You can learn these things from nature but you can't learn the Doctrine of the Incarnation from nature. That you cannot do. This is a doctrine that must be proclaimed, it must be spoken by the witnesses, by those who saw it and so John says, "What we have experienced as apostles, what we lived through concerning the Word of God, this we proclaim to you, we're preaching it to you." And so, witnesses must go. As it says in Romans, "How beautiful are the feet of those who bring good news." That's what the lotion Christmas offering is all about, so we're near the end of that offering, please, if you haven't given yet, haven't prayed through, be part of sending missionaries to take the message of the incarnation to the ends of the earth. That's why they go, because those people at the ends of the earth, those people have never heard of Jesus, they will not discern him from a sunrise or a sunset or a mountain, must be proclaimed and preached. And so the physicality of this was proclaimed, what we experience, we sat at table with Jesus. And we walked down the road, we heard the gravel crunching under his sandals, we saw his face get wet with rain and his hair get blown with wind. We saw the way he interacted with people. We saw the way he dealt with his mother, the way he dealt with fellow townspeople and neighbors. We saw the way he dealt with people who loved him and the people who hated him, people who were filled with joy at what he had done and may be a healing, a miracle and just falling on the ground, worshipping Him and holding on to him and then those that hated him and wanted to kill him, how he interacted. We watched the look on his face, we heard the tone of his voice, we saw it all. And this is what we are proclaiming to you, this perfect human life, this is what we proclaim to you. And unforgettably, ultimately we saw Him beaten and tortured and bleeding and dying and dead as John witnessed his death on the cross.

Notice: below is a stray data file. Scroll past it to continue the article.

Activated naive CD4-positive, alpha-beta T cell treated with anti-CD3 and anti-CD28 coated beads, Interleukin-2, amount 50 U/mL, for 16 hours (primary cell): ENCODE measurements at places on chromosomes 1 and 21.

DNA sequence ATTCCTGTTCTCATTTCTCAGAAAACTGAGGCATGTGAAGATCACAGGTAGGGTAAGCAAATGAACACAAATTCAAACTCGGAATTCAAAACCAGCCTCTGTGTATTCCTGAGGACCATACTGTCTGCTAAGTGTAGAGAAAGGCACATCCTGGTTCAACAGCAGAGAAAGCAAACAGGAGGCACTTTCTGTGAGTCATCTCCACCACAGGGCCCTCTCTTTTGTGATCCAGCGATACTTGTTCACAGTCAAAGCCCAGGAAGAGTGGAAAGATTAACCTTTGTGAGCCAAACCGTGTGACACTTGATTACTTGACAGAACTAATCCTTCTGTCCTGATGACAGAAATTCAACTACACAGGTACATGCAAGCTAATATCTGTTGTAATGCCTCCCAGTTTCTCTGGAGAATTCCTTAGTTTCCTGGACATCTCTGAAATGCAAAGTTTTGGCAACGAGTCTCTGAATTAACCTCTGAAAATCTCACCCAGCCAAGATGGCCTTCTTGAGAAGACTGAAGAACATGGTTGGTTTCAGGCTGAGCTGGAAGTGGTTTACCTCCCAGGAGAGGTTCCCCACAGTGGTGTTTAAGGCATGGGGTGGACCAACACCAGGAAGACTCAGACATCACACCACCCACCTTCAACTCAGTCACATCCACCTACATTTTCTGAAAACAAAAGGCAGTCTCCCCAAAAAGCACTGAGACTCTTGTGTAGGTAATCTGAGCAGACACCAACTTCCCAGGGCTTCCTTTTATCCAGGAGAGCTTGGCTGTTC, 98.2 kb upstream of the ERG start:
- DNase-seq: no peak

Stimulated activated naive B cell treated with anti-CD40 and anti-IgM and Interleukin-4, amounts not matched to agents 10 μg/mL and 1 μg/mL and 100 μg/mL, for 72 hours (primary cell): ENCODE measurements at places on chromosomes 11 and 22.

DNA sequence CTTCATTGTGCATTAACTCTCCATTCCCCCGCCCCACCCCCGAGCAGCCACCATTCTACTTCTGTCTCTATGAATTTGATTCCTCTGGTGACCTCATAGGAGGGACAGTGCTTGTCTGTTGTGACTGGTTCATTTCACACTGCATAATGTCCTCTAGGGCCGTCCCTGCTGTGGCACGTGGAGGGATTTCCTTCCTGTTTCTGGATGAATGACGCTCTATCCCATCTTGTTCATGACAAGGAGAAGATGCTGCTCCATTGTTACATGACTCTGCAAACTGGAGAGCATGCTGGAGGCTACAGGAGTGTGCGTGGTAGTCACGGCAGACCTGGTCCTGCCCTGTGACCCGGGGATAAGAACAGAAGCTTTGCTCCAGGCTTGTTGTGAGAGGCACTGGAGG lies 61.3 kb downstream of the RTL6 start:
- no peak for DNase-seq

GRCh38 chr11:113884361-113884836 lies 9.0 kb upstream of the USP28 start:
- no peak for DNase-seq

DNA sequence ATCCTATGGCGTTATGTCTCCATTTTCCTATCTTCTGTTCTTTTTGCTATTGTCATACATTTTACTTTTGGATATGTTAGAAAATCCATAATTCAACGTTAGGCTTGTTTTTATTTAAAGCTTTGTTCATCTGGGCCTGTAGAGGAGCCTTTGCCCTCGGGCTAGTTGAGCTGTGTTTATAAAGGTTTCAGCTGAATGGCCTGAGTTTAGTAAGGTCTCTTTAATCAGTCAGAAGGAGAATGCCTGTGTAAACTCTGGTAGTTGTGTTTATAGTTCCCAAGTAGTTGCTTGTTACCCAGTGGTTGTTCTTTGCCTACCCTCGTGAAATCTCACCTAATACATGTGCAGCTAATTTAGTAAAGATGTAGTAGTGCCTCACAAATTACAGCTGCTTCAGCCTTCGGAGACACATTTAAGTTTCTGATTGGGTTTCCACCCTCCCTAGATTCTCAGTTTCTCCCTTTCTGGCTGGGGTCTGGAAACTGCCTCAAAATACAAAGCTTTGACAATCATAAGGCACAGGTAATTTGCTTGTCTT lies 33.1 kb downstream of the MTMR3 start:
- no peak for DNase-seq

Ultimately, Witnesses of His Resurrection